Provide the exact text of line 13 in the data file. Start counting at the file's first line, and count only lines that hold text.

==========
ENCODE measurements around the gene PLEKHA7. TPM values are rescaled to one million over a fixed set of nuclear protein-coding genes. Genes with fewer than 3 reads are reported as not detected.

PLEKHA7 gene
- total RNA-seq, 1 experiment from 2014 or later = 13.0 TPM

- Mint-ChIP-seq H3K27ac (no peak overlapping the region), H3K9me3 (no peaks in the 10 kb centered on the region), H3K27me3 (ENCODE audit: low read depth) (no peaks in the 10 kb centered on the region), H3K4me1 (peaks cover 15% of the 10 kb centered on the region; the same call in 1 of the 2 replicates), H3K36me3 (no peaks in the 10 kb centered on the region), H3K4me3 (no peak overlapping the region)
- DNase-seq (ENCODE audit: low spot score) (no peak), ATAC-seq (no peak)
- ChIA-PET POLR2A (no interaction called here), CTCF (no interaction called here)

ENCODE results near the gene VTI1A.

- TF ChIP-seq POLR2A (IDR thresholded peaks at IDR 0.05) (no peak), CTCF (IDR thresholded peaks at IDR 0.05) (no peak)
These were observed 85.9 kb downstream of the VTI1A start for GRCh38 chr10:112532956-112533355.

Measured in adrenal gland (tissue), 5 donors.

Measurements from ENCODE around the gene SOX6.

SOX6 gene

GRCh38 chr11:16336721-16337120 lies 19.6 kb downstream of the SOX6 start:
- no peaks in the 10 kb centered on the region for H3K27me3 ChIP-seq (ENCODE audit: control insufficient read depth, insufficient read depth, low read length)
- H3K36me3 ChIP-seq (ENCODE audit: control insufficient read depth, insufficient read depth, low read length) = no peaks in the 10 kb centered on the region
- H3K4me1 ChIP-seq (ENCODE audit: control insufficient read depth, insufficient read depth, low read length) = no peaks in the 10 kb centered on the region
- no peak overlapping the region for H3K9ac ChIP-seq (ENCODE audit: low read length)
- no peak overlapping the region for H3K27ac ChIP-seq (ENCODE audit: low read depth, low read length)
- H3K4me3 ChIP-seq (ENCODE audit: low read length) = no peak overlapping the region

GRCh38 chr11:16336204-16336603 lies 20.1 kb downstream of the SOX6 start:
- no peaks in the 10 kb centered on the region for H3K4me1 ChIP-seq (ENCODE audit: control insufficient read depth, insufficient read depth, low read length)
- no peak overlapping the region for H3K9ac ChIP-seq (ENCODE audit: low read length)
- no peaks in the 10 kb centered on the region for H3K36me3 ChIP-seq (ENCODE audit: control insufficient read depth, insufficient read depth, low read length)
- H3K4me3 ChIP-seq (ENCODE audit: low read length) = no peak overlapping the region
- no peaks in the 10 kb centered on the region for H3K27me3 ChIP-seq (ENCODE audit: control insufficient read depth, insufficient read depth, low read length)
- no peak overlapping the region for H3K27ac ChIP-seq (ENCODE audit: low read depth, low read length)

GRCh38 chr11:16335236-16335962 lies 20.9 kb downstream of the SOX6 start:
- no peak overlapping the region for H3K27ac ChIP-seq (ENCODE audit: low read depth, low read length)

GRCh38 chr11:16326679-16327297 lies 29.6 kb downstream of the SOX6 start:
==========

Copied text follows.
GRCh38 chr11:16336721-16337120 lies 19.6 kb downstream of the SOX6 start: